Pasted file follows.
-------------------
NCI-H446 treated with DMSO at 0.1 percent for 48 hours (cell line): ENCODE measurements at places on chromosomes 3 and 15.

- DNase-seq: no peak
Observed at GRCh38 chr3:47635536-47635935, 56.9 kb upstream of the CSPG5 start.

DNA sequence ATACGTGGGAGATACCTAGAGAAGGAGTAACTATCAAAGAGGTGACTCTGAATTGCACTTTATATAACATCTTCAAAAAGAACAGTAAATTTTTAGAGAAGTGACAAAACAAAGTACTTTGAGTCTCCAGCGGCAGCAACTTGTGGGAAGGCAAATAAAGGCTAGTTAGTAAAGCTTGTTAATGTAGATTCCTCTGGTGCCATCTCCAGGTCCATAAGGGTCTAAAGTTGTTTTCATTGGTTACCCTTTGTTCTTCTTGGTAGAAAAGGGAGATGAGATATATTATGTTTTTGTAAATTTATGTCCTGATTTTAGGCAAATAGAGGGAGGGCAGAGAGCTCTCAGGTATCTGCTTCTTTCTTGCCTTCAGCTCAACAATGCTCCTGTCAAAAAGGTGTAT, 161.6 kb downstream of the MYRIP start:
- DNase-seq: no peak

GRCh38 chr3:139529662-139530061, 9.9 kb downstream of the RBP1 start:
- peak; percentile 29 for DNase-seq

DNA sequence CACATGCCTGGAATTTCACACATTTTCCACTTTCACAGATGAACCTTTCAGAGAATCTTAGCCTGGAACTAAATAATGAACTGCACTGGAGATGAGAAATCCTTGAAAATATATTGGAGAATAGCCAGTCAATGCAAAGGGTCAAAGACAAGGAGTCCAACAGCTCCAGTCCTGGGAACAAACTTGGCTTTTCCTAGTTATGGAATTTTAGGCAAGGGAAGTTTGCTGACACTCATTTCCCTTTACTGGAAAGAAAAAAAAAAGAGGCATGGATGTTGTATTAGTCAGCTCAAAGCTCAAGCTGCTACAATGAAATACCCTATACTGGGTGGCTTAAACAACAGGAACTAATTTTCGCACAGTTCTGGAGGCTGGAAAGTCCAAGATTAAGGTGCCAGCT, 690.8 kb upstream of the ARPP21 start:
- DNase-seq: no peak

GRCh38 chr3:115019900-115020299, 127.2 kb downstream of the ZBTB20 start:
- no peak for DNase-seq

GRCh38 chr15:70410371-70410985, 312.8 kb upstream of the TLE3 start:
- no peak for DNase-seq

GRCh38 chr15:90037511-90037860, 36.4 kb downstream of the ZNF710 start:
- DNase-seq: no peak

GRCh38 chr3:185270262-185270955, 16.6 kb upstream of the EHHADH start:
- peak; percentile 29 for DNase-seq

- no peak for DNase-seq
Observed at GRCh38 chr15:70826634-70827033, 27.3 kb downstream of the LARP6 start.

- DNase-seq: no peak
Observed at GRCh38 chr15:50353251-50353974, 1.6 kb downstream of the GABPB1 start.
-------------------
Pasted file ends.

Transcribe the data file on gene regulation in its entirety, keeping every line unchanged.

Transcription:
NCI-H446 treated with DMSO at 0.1 percent for 48 hours (cell line): ENCODE measurements at places on chromosomes 3 and 15.

- DNase-seq: no peak
Observed at GRCh38 chr3:47635536-47635935, 56.9 kb upstream of the CSPG5 start.

DNA sequence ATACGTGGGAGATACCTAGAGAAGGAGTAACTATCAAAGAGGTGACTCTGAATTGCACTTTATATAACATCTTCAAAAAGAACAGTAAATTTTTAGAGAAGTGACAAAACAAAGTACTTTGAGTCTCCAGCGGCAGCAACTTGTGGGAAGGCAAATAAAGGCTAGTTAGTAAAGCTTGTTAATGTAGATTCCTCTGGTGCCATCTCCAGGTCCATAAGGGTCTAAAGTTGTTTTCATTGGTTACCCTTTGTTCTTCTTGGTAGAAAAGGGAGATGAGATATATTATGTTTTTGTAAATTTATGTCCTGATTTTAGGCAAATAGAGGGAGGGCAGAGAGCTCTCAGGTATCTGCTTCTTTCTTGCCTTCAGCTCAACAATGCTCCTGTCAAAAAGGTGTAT, 161.6 kb downstream of the MYRIP start:
- DNase-seq: no peak

GRCh38 chr3:139529662-139530061, 9.9 kb downstream of the RBP1 start:
- peak; percentile 29 for DNase-seq

DNA sequence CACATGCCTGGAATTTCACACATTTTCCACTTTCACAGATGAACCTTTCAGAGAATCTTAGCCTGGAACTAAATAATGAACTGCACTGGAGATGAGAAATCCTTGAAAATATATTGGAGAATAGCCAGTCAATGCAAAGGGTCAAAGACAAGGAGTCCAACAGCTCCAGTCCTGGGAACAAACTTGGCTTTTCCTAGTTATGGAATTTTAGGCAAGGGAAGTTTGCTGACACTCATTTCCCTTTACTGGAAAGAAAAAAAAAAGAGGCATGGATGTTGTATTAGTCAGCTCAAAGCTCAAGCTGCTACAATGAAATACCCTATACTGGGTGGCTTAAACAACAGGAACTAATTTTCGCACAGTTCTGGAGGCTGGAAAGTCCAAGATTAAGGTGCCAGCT, 690.8 kb upstream of the ARPP21 start:
- DNase-seq: no peak

GRCh38 chr3:115019900-115020299, 127.2 kb downstream of the ZBTB20 start:
- no peak for DNase-seq

GRCh38 chr15:70410371-70410985, 312.8 kb upstream of the TLE3 start:
- no peak for DNase-seq

GRCh38 chr15:90037511-90037860, 36.4 kb downstream of the ZNF710 start:
- DNase-seq: no peak

GRCh38 chr3:185270262-185270955, 16.6 kb upstream of the EHHADH start:
- peak; percentile 29 for DNase-seq

- no peak for DNase-seq
Observed at GRCh38 chr15:70826634-70827033, 27.3 kb downstream of the LARP6 start.

- DNase-seq: no peak
Observed at GRCh38 chr15:50353251-50353974, 1.6 kb downstream of the GABPB1 start.